Finlay, more than any Post-War artist, understood the joy of a folded piece of paper, and relished the message it could carry. But PICPUS has appealed to more than just the art crowd: we’ve had a lot of interest from typographers, print-makers and font enthusiasts too. When we participate in book fairs we appeal to a very wide audience who like it as much for its look and feel as for its content. And as we distribute PICPUS for free, we are keeping it in the tradition of the pamphlet or fly-poster. Do you also collect books, or printed matter? 

CA: Yes, I collect the Finlay cards. In fact, whenever I buy a work of art I try to collect as many books and ephemera by the artist and around the subject. And although many galleries have regrettably ceased production of exhibition announcement cards, the ones I do receive I keep and archive away. The well-designed ones at least. What was the first piece of art you acquired, and do you still own it?

CA A Matthew Barney photographic self-portrait edition of him with a ram, taken on the Isle of Man as part of his Cremaster 4 film. I saw the film, asked his dealer Barbara Gladstone if there was a way to acquire something relating to it and was kindly sent a series of 5x4 transparencies from which to make a choice. They cost $4,000 in 1994. And yes, I still own it.


Charles Asprey outside Frieze London 2016. Photograph: © Pavel Kaczorowski

Charles Asprey outside Frieze London 2016. Photograph: © Pavel Kaczorowski Like several others, you’ve combined collecting with a period of working as a gallerist. Did the experience affect your approach to collecting?
CA Not really. Except in that I follow artists’ careers in depth, in the way that a good gallerist would nurture an artist through the same journey. Have any particular figures – artists, gallerists, curators or collectors - been particularly influential in developing your collecting?
CA Working in New York for Andrea Rosen in the early 1990s was a special place to be. Meeting Felix Gonzalez Torres and the photographer John Coplans, for example, were huge moments for me. Then after NYC I interned for the director Richard Francis at the MCA Chicago, which gave me a fly-on-the-wall view of the operations of a major institution. My timing was good in being in the US at that time, and I got lucky again when I began to visit Berlin regularly from 1994, when friends like Alex Schroeder and Thilo Wermke (Galerie NEU) were starting out, and Klosterfelde and neugerriemschneider too. The curatorial scene around these cities at this time was of a high caliber – the likes of Beatrix Ruf are still very much paving the way today. I’d note the role of cultural historians too: people like Michael Bracewell and Stuart Morgan knit all the myriad influences on today’s art together. As for other collectors, there are many I respect hugely - but we must follow our own path, no? If you could only live with one piece from your collection, which would it be?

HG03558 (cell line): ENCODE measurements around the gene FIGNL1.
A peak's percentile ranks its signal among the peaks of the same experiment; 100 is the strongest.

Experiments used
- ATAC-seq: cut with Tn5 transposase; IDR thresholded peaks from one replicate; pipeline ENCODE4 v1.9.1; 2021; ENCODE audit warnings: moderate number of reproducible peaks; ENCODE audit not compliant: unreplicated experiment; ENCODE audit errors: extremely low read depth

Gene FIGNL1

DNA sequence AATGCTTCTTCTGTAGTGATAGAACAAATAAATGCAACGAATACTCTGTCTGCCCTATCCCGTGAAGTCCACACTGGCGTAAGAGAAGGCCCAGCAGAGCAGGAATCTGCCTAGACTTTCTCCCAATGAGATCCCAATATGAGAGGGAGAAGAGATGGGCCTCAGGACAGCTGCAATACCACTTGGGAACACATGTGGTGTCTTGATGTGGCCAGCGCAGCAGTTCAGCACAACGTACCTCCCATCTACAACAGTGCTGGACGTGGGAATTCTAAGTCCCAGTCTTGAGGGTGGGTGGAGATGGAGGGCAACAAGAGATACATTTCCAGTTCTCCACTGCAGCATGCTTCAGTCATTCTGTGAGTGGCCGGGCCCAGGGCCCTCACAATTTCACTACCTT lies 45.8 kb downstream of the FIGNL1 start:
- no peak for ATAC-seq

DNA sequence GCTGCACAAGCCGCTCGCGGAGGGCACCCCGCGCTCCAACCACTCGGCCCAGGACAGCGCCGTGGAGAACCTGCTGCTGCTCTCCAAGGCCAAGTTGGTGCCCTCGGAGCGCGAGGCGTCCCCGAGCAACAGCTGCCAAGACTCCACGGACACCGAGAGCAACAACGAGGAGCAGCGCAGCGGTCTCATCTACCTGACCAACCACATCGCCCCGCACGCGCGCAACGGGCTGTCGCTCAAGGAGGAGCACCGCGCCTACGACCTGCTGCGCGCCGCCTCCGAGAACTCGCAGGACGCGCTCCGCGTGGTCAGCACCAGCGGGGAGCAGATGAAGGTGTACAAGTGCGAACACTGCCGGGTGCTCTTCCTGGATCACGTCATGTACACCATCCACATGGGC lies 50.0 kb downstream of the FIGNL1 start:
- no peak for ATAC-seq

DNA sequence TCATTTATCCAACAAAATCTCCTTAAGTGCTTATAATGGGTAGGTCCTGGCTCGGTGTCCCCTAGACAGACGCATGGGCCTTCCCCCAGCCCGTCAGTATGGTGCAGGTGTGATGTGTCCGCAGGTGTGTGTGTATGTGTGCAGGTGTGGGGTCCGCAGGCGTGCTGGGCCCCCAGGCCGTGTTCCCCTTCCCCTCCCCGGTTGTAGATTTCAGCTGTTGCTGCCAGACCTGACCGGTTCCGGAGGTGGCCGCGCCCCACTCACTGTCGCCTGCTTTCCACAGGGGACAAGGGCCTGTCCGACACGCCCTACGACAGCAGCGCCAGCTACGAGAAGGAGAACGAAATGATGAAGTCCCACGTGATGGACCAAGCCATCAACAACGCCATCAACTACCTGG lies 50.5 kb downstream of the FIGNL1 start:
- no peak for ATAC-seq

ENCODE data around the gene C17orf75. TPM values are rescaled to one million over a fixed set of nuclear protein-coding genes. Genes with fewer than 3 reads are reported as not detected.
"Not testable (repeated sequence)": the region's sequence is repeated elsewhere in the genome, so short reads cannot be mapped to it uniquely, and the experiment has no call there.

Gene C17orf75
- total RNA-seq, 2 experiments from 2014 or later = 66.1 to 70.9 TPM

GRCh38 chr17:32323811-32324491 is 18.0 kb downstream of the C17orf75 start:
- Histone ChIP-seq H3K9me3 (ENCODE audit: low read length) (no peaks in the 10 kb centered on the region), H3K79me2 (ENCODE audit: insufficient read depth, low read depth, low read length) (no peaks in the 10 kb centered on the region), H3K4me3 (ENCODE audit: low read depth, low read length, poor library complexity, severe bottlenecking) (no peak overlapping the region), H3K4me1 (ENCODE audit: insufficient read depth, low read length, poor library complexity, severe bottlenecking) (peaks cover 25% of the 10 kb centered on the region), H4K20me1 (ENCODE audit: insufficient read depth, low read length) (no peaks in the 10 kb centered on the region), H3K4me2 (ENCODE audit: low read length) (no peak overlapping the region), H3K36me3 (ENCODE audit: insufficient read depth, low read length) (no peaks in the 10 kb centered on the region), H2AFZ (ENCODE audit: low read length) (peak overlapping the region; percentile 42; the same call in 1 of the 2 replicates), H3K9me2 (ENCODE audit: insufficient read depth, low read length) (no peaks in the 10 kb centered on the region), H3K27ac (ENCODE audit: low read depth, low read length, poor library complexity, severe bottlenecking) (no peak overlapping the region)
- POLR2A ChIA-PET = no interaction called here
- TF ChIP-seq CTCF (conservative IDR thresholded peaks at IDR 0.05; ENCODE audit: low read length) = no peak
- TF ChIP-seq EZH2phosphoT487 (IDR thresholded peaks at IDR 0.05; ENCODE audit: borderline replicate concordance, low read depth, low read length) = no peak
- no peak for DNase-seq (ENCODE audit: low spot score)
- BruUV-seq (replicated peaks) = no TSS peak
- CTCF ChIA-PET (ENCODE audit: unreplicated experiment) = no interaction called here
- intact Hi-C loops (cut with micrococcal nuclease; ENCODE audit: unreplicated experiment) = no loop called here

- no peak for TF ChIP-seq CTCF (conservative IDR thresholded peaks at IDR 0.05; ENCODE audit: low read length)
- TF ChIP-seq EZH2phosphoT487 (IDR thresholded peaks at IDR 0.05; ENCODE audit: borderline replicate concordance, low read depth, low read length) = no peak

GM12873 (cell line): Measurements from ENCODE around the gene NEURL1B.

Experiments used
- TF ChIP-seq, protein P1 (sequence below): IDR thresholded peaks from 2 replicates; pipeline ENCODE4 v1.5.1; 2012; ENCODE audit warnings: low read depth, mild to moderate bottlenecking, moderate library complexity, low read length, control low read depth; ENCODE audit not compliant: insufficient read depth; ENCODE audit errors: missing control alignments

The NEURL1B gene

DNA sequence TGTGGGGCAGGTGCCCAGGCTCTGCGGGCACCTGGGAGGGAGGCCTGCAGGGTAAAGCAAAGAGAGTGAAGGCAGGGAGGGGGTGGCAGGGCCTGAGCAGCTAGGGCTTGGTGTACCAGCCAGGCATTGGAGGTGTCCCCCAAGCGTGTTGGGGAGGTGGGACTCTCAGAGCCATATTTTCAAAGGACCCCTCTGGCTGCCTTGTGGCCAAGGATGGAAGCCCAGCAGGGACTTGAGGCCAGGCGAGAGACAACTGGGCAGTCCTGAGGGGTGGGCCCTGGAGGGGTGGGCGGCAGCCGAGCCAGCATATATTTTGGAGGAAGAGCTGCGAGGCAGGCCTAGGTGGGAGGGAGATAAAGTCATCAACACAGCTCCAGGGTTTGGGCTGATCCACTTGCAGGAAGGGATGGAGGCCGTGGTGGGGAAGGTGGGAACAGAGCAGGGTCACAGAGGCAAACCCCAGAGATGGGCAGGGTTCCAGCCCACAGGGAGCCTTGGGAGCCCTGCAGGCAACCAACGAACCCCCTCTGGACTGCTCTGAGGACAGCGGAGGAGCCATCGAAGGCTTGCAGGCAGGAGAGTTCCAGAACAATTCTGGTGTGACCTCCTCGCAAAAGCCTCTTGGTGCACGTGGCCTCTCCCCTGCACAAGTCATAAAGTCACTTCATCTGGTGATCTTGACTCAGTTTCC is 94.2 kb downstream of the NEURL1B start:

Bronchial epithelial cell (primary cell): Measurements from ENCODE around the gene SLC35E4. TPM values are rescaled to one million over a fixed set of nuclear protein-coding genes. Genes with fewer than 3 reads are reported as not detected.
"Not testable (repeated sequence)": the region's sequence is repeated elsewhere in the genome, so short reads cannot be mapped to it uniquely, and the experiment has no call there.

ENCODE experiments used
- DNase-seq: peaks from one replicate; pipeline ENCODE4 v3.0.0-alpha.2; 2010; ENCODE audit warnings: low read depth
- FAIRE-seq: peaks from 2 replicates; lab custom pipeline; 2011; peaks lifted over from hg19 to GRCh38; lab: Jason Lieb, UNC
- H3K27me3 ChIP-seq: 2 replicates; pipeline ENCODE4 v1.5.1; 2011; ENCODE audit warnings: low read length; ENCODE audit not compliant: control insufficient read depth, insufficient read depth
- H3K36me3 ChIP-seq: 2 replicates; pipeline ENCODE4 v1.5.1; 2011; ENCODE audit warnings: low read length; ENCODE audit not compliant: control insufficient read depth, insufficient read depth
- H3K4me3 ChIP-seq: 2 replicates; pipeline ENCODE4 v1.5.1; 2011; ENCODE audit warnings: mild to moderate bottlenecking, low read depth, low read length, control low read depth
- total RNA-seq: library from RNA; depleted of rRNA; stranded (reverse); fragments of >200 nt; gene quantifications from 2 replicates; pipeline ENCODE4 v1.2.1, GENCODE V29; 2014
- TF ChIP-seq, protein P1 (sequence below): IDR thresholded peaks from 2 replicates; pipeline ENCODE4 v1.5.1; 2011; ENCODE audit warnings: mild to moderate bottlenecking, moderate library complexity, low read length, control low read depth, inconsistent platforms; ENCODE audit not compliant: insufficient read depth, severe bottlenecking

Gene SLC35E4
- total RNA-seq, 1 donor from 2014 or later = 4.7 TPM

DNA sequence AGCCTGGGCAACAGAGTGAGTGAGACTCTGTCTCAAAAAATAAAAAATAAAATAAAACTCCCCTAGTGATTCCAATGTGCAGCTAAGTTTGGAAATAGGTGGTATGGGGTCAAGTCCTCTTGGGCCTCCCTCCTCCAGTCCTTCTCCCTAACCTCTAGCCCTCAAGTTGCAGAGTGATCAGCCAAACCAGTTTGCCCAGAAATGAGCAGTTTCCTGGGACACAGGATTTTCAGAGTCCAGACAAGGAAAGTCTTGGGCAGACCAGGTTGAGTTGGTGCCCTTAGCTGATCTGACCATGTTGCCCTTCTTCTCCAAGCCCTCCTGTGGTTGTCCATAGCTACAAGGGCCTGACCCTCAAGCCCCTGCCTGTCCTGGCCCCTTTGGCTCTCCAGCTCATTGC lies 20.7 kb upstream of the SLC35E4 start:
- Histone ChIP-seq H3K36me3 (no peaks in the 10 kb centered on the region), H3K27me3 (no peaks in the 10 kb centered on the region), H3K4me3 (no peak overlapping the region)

CA If it came to that, then a work by Isa Genzken. Anything by her frankly. If you could add any work in the world to your collection, what would it be?
CA A small, exquisite painting by Vuillard.


Ian Kiaer, Endnote, Ledoux (black), 2016, paper, Plexiglass and rubber, dimensions variable. Courtesy: Galerie Barbara Wien, Berlin

Ian Kiaer, Endnote, Ledoux (black), 2016, paper, Plexiglass and rubber, dimensions variable. Courtesy: Galerie Barbara Wien, Berlin What are you particularly looking forward to seeing at the fairs?

CA New work by Ian Kiaer at Barbara Wien, a Gillian Carnegie at Gisela Capitain and the new section on art in the 1990s – that will will be somewhat nostalgic, but pleasurable, I hope. At Frieze Masters, the stand of Old Master Drawings dealer Stephen Ongpin, the Carol Ramas at Galerie Isabella Bortolozzi and the inimitable Corbett vs Dempsey from Chicago. What’s your advice for getting the most out of an art fair?

CA If you intend to go to acquire art then I’d recommend spending the previous 11 months visiting galleries and getting to know their owners and the artists they represent. Then, when you visit the fair your eye will be keener and your pulse more stable. Once there don’t panic, don’t run - and buy the very best you can. And what else is on your agenda for the week?

CA I’ll be spending most of my time at Cabinet in Vauxhall in the presence of Jim Nutt’s work: some of the finest painting and drawing I’ve ever seen. Oh and tending the new garden whilst editing PICPUS #18, which will have a cover by Wolfgang Tillmans.

'Jim Nutt' is at Cabinet, London until 17th December 2016

PICPUS #18 is avaiable now from bookshops